Plasticbodies has posted another volley in the theism-nihilism discussion, this time drawing attention to causality.

He asks:

What does process theology give us that a (process) naturalism cannot? Or, put otherwise, how does one get from nature to divinity without begging the question?

I’ll paste my comments in response here:

I have written quite a bit about what you could call naturalistic process panentheism.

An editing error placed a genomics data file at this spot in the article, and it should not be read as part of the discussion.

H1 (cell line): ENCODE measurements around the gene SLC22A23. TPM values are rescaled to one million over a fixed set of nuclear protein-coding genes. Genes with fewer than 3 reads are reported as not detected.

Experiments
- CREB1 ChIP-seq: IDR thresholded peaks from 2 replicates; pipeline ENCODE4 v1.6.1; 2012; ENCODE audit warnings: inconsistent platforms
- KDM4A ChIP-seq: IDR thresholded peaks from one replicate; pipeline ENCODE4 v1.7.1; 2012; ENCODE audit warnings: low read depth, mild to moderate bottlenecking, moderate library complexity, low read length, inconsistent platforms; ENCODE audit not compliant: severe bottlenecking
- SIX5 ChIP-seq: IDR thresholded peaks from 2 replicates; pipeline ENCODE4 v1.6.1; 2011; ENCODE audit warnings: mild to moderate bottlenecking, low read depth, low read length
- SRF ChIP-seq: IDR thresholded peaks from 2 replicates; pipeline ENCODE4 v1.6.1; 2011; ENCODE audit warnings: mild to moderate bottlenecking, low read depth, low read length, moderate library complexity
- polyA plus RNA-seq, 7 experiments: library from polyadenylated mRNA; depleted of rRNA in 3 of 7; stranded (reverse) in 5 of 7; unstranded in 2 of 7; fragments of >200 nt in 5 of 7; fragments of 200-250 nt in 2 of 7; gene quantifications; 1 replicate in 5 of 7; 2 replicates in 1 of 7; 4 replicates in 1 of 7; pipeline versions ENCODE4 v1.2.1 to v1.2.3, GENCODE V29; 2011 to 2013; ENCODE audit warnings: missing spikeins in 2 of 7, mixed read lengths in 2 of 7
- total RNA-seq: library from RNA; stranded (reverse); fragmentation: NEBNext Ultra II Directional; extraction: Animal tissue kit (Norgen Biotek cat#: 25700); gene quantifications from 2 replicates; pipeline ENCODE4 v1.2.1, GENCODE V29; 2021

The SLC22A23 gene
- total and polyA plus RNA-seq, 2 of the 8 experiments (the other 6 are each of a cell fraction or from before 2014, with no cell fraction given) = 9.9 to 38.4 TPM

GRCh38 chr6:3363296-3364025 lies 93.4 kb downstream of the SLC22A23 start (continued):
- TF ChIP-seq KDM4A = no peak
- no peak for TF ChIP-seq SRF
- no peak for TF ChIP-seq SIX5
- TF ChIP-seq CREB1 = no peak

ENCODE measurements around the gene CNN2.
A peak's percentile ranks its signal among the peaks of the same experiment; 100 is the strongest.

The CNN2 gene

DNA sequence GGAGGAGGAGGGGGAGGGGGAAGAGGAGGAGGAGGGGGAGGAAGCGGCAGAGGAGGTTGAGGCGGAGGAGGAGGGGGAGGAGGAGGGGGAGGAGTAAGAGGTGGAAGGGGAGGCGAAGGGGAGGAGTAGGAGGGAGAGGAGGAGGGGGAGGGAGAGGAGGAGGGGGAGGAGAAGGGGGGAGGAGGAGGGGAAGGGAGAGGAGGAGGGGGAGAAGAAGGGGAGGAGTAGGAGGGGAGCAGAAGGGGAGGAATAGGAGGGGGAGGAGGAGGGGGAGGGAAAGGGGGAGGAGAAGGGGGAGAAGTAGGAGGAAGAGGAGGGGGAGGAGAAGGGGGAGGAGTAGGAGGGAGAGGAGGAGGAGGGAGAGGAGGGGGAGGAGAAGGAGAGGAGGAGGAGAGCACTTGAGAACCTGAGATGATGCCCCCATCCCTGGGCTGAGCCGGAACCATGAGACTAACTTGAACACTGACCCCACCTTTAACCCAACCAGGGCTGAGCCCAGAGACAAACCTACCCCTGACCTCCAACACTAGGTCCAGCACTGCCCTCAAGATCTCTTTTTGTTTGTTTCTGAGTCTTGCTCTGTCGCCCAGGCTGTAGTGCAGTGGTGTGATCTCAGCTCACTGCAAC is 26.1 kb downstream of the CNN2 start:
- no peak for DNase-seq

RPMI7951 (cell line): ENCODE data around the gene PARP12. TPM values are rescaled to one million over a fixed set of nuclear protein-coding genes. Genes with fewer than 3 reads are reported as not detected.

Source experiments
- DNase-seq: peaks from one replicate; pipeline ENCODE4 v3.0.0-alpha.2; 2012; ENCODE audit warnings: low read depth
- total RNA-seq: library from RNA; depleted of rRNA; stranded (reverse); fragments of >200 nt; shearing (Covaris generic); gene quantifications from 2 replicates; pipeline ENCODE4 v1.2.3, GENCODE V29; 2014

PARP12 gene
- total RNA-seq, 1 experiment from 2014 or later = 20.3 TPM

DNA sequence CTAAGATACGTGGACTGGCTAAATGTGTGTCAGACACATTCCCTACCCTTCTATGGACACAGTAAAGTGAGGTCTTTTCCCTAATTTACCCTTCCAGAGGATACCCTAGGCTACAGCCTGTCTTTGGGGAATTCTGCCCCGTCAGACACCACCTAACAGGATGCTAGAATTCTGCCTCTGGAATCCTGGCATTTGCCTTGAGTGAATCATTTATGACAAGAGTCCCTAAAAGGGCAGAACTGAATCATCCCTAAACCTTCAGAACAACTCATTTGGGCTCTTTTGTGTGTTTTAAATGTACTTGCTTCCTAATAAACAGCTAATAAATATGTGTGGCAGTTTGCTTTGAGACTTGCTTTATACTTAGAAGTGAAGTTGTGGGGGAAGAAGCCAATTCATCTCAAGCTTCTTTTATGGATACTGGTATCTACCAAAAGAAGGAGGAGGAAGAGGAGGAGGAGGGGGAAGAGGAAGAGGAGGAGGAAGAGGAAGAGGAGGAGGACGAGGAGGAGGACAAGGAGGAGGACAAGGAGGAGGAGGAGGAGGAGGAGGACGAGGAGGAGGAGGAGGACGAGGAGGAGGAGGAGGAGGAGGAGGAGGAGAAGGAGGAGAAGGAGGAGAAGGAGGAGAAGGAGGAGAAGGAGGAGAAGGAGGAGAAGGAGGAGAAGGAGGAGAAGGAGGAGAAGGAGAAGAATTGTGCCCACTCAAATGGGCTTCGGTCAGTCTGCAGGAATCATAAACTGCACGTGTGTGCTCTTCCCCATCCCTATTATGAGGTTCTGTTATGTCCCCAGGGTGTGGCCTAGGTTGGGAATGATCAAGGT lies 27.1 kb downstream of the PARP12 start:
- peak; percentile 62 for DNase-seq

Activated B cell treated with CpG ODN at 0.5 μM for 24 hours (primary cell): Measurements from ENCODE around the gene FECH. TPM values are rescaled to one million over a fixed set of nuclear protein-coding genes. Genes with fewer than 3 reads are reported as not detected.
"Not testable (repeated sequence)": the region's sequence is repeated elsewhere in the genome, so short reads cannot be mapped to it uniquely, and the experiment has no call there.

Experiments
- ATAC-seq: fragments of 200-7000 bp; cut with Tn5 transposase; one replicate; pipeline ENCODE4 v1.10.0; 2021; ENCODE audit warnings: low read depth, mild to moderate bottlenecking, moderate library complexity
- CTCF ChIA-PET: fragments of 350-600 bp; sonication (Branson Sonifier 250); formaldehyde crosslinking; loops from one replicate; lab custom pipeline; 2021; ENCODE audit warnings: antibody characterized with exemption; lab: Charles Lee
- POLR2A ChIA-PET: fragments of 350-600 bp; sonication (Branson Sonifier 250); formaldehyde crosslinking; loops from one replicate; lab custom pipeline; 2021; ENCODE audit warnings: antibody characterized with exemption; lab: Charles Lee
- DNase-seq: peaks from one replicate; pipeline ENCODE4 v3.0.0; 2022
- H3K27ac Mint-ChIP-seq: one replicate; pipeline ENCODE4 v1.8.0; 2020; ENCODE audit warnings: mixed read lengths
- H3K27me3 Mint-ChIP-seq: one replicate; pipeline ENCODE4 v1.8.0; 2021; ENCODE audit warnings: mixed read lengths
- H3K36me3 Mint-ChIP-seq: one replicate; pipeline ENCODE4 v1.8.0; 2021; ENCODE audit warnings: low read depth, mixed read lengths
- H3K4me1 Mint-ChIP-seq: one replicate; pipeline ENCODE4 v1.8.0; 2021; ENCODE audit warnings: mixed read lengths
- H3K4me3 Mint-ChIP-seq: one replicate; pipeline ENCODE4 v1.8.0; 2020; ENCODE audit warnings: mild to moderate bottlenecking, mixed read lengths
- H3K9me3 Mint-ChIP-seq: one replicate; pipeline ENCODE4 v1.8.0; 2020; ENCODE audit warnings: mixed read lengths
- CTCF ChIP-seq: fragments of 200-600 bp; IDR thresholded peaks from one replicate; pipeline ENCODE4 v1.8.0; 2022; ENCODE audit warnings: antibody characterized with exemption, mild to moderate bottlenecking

I think you’ve uncovered the real issue underlying this “theism-nihilism tango” (as Tim Morton called it): causality. Atheistic naturalism (which we might also call “scientific materialism,” after Whitehead) almost always entails a denial of formal and final causes. I think it still holds on to a version of Aristotle’s material cause, even if “substance” is no longer an adequate concept in physics. The material cause has become the randomness of quantum fluctuation, which is at the root of some variations of the Big Bang theory. I remain unconvinced that this “reason” actually explains the “What” of this Universe, since randomness seems to me to be the exact opposite of a reason. Scientific materialism becomes nihilistic only if it overcomes the correlational dualism implicit in its perspective that otherwise allows it to maintain formal and final causality in humans while denying it to everything else. If the metaphysical first principles of atheistic naturalism are carried to their logical conclusions, the reality of ideas (formal causes) and of meanings (final causes) must be denied out right to humans and nature alike. I think something like this is what Ray Brassier is up to, since for him, the illusion of human freedom provides ideological support for the continuance of capitalist social relations. I have argued that mechanistic biology and scientific materialism generally, because of their implicit correlationism and “bifurcationism,” provide ideological support to capitalism (or at least fail to provide adequate and convincing critiques of it): On the Matter of Life: Towards an Integral Biology of Economics.